Slideshow: 30 years of Reuters photographs. Part three: 2005-2015

The world in pictures: The final installment of our short series on three decades of Reuters photography

In celebration of their 30th anniversary, the Reuters international news picture service has collected some of their most profound and haunting photographs of the last three decades.

The second of our three galleries covers news events from 2005 to 2015 and captures some of the defining moments from the last ten years, from the financial crisis to the Arab Spring.

Below, two of the featured photographers describe how their images came about and why they still have resonance around the world today.

Photographer Dylan Martinez on the story behind this image

An opposition supporter holds up a laptop showing images of celebrations in Cairo's Tahrir Square, after Egypt's President Hosni Mubarak in February 2011. Photographer Dylan Martinez managed to capture this iconic moment.


"I was lucky enough to be sent to Egypt in 2011 for what became known as the Facebook Revolution. Thousands of Egyptians had taken to the streets to demand the end of President Hosni Mubarak's 30-year rule."

"When I arrived in Egypt, customs officials at the airport confiscated almost all of my kit but after over four hours of discussions, one customs official took pity on me. He let me keep a Nikon D700 and a 50mm lens."

"There are some days that stay with you forever. The day I took this picture was one of those. After two weeks of almost no sleep, one arrest and even a beating by opponents of the revolution, I was happy to be in Tahrir Square the moment the news broke that Mubarak had stepped down."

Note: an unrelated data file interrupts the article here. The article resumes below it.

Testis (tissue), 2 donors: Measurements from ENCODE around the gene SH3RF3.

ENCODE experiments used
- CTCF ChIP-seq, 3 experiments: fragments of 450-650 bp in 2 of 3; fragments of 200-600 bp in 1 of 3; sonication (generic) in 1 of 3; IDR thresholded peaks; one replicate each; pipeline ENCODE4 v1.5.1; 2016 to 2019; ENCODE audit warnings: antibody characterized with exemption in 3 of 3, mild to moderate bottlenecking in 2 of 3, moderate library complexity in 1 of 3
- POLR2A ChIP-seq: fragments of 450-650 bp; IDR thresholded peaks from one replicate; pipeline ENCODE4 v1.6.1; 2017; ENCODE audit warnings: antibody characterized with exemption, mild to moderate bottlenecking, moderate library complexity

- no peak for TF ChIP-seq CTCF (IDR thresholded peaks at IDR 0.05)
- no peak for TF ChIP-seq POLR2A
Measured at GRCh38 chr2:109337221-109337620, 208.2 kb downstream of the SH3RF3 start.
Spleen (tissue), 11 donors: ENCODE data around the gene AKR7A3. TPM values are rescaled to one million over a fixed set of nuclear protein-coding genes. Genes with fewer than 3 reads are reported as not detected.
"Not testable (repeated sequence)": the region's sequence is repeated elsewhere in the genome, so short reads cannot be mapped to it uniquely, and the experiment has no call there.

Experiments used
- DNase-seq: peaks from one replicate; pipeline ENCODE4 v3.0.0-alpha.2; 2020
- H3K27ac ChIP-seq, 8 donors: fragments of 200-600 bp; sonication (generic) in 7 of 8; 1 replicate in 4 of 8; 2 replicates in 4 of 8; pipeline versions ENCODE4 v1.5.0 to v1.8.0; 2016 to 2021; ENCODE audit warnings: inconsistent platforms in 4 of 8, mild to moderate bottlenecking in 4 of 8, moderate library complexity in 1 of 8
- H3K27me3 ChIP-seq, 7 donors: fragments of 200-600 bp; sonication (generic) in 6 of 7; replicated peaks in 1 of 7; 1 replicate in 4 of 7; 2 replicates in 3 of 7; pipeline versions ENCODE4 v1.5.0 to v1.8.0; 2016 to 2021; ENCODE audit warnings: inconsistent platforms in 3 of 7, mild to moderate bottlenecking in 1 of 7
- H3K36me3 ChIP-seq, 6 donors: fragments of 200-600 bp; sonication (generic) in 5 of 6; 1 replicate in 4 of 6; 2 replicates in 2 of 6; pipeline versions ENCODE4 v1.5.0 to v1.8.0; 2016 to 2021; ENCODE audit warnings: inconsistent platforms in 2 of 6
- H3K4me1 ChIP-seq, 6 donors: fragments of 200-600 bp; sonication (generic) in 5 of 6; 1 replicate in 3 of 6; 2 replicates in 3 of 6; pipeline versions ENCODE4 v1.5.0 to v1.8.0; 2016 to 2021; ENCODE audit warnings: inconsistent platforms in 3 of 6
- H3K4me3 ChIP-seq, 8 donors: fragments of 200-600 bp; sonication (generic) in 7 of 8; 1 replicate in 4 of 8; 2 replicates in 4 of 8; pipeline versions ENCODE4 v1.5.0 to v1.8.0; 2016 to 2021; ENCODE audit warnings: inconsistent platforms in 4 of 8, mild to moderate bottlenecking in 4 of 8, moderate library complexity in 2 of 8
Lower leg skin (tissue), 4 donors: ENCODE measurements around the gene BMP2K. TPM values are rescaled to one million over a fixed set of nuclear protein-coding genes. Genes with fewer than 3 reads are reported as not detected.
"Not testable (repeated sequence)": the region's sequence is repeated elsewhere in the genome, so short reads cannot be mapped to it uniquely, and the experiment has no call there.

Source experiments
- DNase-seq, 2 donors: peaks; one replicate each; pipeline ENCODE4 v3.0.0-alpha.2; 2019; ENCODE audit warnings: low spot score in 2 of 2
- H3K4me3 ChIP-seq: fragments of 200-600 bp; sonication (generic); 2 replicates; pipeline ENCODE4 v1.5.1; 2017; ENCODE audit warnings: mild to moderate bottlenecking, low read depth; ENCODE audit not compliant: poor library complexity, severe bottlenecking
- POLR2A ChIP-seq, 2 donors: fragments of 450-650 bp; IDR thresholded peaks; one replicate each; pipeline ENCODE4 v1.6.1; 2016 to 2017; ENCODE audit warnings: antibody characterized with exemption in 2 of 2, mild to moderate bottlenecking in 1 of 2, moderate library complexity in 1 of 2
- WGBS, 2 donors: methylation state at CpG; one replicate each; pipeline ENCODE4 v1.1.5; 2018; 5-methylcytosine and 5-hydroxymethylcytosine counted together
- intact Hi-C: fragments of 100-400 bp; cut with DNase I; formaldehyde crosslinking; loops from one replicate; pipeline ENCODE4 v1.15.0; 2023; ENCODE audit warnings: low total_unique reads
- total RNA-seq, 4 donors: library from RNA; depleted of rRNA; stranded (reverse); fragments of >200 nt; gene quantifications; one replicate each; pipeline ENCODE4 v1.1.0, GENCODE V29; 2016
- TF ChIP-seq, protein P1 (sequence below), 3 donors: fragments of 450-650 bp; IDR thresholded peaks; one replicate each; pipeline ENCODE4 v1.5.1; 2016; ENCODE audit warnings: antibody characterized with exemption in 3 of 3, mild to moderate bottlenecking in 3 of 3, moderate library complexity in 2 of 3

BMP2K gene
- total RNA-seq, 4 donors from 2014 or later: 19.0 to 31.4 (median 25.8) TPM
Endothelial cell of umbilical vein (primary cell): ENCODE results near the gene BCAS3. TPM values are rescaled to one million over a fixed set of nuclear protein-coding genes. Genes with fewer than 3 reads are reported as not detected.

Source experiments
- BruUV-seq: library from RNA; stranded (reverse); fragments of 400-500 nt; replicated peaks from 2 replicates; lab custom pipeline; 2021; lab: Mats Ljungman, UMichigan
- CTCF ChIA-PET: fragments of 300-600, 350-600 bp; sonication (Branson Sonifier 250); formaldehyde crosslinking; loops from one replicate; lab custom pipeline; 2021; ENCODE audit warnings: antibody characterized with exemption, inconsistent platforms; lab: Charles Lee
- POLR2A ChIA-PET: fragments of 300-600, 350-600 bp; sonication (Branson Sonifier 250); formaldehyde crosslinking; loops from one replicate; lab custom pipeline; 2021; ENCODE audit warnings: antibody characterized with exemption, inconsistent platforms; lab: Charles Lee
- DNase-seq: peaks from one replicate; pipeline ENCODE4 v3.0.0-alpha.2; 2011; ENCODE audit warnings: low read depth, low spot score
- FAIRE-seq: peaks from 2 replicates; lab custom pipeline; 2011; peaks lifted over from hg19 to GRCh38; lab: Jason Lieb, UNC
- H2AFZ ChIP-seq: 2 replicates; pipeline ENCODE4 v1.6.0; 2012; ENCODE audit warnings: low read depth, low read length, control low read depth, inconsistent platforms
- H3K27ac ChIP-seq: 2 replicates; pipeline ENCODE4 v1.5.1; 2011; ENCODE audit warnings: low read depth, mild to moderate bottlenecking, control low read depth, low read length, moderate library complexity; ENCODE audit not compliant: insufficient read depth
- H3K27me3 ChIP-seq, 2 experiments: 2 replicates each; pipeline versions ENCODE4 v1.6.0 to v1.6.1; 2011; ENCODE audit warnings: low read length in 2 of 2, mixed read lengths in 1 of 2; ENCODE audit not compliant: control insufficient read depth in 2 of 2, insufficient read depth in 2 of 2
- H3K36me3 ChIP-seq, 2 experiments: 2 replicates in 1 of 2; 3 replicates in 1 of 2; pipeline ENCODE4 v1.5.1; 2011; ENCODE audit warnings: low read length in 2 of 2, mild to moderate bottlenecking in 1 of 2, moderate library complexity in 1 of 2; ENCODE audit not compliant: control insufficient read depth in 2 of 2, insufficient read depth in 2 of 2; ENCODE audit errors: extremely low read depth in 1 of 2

"The problem for me was that the news broke at after dusk. As the euphoria rolled around the square, some jumped in jubilation while others shed tears of joy. The scene was incredible but I was frustrated: It was so dark that I could not capture much of the action. I was seeing history but unable to get the picture."

"Then I spotted this man holding a laptop and chanting "Facebook! Facebook!" like a football supporter. Nice moment. I was just relieved he did it in a pool of light."

Photographer Jason Lee on the story behind this image

A woman cries as she cannot find her four-year-old daughter in the ruins of a destroyed school in earthquake-hit Beichuan county, Sichuan province in May 2008. Photographer Jason Lee was deeply affected by the scenes he encountered there.

"It was the fifth day since the deadly Sichuan Earthquake shook southwestern China. People were still looking for survivors in the ruins of Beichuan county, one of the worst-hit areas."

"A landslide triggered by the earthquake had buried a kindergarten and the woman pictured, a mother of a four-year-old girl who was buried under the ruins, kept crying out her daughter's name and kept blaming herself, saying it was all her fault."

"I was shooting military troops search for surviving children in the ruins when her desperate crying caught my attention. I tried to be quiet and crouched in front of her to shoot for about one minute and after a while checked with her relatives for more details."

"On the morning of the earthquake, her daughter told her she wasn't feeling too well and didn't want to go to kindergarten. The mother was a bit upset, thinking her daughter might be lying to get away from school. The mother, whose husband was also killed in the earthquake, kept saying that she was responsible for her daughter's death, as if she might still be alive if she had allowed her to stay at home."

"The sadness in the woman's crying and the story behind it left a deep mark on me, reminding me of the cruelty and ruthlessness in disasters. Covering this story affected me deeply. I was 33 at the time, in my best shape physically, and all I thought about was my career. But after the coverage, I felt it was time to start a family and have a warm home to return to."